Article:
Mental health challenges associated with covid-19 pandemic

Coronavirus

In January 2020, the World Health Organisation declared the outbreak of a new coronavirus disease, COVID-19, to be a public health emergency of international concern. WHO stated that there is a high rise of COVID-19 spreading to other countries around the world.

In March 2020, WHO made the assessment that COVID-19 can be characterized as a pandemic having attained a global expression.

As of the time of writing this article, Nigeria’s coronavirus cases hit 131 confirmed cases as announced by the NCDC while Lagos state which has the highest number of cases and has projected about 39,000 cases if good social distancing was not adhered to by the public.

This time of crisis is generating stress throughout the population in a multidimensional manner.

The WHO European Region has reported over 220,000 cases and 11,987 deaths associated with COVID-19. This means that globally, roughly six out of every 10 cases, and seven out of every 10 deaths are reported from the European region. In Italy, more than 6,200 health care workers are infected and we can only imagine their increased levels of stress and tension at this time.

Back home in Nigeria, there are palpable fears as the number of cases increases daily against the background of a fragile health care delivery system. Social distancing as a precaution against spread has been quite difficult to achieve due to ignorance and poverty while contact tracing of suspected cases has not been very easy. Lock down of the nation is being proposed but there are confounding fears of survival in terms of feeding and basic sustenance of the populace.

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 Isolation centres are being set up while test kits although available may likely not be enough for suspected cases. The status of critical care is grossly inadequate although certain concerted efforts are being made by the federal and state governments. There are fears of impending economic recession just as the school calendar and corporate activities are disrupted which are crucial measures to curtail the explosion of new cases. Apart from social distancing, social gatherings even religious ones have been put on hold not without their mental health consequences. The slogan is to stay at home and avoid minimal social contact to curtail the spread.

In this situation, we need to remain optimistic as this will be the key to our psychological resilience in overcoming this challenge over time. We should be empathetic to those affected and avoid stigmatizing the disease. This is capable of bringing tension into marital, familial and fraternal relationships if not well managed. We can minimize watching, reading or listening to COVID-19 news that causes you to feel anxious or distressed as we seek information from trusted sources. Find opportunities to amplify positive and hopeful stories of ordinary persons who have recovered.

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Let us honour carers and health care workers supporting people affected by COVID-19 in our communities rather than being unduly critical of them. They should avoid burnout as they ensure sufficient rest and respite during work or between shifts, eat sufficient and healthy food, engage in physical activity, and stay in contact with family and friends. Some healthcare workers may, unfortunately, experience avoidance by their family or community owing to stigma or fear and may require the attention of mental health and psychosocial support services. All responders, including nurses, ambulance drivers, volunteers, case identifiers, teachers and community leaders and workers in quarantine sites may need to learn basic skills of providing psychological first aid.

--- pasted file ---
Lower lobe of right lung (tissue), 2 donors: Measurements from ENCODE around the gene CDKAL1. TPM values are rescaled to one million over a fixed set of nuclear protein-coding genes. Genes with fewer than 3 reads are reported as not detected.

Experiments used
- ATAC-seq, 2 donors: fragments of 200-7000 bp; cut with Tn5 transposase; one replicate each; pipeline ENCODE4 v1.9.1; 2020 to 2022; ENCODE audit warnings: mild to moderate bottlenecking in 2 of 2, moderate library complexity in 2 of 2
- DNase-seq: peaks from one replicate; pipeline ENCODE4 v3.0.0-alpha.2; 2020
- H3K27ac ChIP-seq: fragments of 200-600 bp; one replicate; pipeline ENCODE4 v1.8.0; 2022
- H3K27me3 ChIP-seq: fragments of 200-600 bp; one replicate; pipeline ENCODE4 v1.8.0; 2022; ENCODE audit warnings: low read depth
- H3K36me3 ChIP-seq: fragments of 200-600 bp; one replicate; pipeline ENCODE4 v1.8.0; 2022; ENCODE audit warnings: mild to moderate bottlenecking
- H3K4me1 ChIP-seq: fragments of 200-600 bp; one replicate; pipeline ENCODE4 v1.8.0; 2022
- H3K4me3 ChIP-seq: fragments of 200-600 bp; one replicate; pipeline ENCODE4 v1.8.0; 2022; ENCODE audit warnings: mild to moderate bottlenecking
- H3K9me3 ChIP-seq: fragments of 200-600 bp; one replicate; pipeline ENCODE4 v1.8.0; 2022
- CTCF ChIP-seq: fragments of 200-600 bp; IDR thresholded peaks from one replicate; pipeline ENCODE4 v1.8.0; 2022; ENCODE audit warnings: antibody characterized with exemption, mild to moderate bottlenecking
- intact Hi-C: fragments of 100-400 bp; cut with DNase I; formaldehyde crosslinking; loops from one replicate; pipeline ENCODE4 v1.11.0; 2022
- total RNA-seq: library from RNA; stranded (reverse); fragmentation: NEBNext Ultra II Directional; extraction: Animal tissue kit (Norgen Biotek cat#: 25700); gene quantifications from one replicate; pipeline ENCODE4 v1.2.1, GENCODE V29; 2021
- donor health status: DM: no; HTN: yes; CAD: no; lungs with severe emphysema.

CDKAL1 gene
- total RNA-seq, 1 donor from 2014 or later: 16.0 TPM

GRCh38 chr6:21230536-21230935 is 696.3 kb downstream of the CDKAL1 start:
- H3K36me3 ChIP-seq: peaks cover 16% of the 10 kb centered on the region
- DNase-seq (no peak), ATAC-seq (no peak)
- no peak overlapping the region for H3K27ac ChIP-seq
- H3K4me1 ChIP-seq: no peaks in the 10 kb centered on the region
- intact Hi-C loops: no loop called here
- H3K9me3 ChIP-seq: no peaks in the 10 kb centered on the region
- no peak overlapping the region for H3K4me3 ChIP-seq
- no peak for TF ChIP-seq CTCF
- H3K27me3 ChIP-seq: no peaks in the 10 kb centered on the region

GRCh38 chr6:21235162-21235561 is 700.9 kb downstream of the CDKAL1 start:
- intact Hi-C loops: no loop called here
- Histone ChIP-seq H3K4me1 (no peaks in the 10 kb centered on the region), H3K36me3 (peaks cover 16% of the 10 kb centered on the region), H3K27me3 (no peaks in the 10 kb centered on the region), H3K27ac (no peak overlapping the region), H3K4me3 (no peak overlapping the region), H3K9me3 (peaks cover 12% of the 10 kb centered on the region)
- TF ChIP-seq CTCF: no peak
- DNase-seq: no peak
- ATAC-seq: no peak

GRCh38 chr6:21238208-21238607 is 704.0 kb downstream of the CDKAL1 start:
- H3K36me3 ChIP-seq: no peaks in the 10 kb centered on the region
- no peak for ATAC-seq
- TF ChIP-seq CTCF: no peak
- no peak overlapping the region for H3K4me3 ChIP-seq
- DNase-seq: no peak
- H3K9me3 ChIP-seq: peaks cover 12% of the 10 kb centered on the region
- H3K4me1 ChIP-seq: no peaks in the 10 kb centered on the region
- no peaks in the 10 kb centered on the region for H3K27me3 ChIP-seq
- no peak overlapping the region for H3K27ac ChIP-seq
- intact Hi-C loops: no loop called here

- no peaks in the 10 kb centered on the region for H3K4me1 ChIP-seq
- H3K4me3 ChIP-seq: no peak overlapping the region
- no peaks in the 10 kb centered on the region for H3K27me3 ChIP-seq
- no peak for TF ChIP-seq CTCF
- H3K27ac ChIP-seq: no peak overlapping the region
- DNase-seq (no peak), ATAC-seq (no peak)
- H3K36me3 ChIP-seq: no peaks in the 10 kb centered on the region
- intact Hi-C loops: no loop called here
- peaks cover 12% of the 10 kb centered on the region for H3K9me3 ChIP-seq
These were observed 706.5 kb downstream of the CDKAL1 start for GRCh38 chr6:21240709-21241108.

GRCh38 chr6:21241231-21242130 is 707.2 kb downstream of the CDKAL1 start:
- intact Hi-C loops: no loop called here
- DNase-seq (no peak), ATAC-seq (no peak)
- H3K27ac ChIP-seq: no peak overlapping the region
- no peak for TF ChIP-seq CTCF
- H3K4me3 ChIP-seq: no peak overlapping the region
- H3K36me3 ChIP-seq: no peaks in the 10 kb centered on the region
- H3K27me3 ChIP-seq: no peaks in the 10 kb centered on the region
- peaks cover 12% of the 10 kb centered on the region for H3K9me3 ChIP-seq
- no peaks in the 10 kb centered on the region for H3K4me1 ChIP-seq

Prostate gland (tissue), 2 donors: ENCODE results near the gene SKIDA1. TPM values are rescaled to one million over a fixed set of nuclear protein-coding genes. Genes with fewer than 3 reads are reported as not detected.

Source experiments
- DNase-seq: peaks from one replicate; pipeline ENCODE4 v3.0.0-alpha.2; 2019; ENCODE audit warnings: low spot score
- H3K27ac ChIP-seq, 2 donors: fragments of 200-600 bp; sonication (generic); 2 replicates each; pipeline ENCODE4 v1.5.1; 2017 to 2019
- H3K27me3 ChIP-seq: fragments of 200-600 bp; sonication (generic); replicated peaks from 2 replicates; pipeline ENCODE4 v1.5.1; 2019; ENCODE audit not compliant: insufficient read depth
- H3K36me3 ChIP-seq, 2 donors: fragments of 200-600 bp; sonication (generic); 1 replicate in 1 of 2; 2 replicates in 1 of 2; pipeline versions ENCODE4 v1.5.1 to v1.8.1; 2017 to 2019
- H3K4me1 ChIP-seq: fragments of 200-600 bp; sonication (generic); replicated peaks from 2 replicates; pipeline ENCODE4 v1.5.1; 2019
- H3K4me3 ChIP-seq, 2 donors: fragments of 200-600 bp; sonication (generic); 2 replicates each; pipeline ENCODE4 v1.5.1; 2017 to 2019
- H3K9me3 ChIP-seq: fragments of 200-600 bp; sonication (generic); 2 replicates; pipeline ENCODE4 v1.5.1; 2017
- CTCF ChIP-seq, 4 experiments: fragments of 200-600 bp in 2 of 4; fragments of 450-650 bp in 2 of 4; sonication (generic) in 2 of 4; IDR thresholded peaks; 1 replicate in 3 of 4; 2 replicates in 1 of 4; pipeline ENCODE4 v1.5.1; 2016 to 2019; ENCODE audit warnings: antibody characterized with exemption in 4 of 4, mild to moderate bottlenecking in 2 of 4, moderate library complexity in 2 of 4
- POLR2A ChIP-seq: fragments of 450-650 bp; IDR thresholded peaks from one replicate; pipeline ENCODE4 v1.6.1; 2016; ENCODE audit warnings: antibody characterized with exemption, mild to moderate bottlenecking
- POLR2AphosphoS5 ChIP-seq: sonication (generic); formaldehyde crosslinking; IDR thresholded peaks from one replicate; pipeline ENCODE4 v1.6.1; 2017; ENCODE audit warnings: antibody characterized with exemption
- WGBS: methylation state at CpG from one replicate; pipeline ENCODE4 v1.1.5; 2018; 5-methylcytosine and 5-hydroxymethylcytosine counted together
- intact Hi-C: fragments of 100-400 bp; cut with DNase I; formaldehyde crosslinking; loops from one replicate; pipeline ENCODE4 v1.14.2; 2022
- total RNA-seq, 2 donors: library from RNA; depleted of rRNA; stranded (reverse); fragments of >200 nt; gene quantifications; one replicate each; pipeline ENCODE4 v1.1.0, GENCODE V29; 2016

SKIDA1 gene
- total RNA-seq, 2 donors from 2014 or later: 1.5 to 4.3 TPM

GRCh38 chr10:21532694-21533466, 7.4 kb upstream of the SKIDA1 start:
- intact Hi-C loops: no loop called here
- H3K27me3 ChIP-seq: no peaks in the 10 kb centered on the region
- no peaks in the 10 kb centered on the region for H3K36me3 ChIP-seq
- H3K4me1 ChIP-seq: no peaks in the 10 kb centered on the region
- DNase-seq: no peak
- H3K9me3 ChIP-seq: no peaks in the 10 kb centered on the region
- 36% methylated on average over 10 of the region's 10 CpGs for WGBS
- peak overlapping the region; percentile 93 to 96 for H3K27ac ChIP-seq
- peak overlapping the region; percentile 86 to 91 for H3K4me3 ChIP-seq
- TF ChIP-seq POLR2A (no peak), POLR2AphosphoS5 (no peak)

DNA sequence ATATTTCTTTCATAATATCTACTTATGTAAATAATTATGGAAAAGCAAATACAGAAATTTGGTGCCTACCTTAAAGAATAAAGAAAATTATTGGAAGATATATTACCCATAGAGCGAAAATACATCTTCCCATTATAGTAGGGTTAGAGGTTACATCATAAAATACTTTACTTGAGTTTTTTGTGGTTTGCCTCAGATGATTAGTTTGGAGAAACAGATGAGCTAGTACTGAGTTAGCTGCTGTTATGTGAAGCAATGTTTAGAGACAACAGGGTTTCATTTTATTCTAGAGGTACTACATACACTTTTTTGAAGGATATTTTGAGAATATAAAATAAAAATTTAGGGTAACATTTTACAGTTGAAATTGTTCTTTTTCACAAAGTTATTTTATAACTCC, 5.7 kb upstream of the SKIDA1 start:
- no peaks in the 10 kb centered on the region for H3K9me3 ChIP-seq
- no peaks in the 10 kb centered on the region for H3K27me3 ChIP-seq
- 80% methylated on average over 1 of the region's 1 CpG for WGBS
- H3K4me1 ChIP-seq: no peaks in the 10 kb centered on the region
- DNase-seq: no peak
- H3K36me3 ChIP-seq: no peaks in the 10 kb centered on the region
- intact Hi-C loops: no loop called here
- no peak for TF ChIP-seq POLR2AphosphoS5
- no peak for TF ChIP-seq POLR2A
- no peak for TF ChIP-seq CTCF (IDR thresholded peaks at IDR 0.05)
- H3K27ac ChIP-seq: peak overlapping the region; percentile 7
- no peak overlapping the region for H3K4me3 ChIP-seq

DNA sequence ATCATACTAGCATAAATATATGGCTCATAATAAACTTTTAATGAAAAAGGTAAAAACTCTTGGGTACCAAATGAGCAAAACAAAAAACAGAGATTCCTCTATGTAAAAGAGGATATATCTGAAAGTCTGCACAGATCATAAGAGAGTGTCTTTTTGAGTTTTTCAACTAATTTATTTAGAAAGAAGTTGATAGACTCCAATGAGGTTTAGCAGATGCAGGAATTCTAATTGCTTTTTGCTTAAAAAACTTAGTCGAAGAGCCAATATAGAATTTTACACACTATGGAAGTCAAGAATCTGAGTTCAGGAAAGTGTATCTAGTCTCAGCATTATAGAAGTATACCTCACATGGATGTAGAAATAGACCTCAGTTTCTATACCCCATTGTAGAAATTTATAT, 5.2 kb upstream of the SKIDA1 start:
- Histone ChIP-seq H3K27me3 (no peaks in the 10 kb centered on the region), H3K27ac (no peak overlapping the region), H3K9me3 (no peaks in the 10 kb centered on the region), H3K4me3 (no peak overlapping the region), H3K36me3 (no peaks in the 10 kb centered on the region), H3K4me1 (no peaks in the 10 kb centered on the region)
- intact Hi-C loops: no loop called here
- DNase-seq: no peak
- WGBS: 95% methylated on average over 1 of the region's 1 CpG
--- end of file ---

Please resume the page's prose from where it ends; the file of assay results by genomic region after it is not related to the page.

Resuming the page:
Help children find positive ways to express feelings such as fear and sadness as they feel relieved if they can express and communicate their feelings in a safe and supportive environment.  Provide engaging age-appropriate activities for children, including activities for their learning.

 Folks taken to isolation centres may require a lot of psychosocial support as they feel cut off from family, facing the outcome of their illness and at times may feel stigmatized and abandoned by friends and family. Some may develop psychotic disorders, depressive illness or become anxious. There is the need to declare pre-existing medical conditions and sustain social networks.   For those who are close relatives but have a negative test; they may become unnecessarily preoccupied with symptoms and frequent demands for tests and retesting. Certain employers may not readily want to retain an employee that has recovered just as it may also lead to marital strain. Quackery practice with inappropriate drugs may become very common with attendant drug misuse as in the case of chloroquine abuse. Profound psychological reactions may occur among those who lose their loved ones while some may harbour abnormal guilt feelings for being responsible for the deaths of others.

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In conclusion, everyone must learn to build resilience and optimism through relaxation and meditative techniques of one’s religion of choice to banish fears, exercise regularly, plan for the economic challenges, comply with the expert advice and eat nourishing diets that can boost the immunity as we stay safe.

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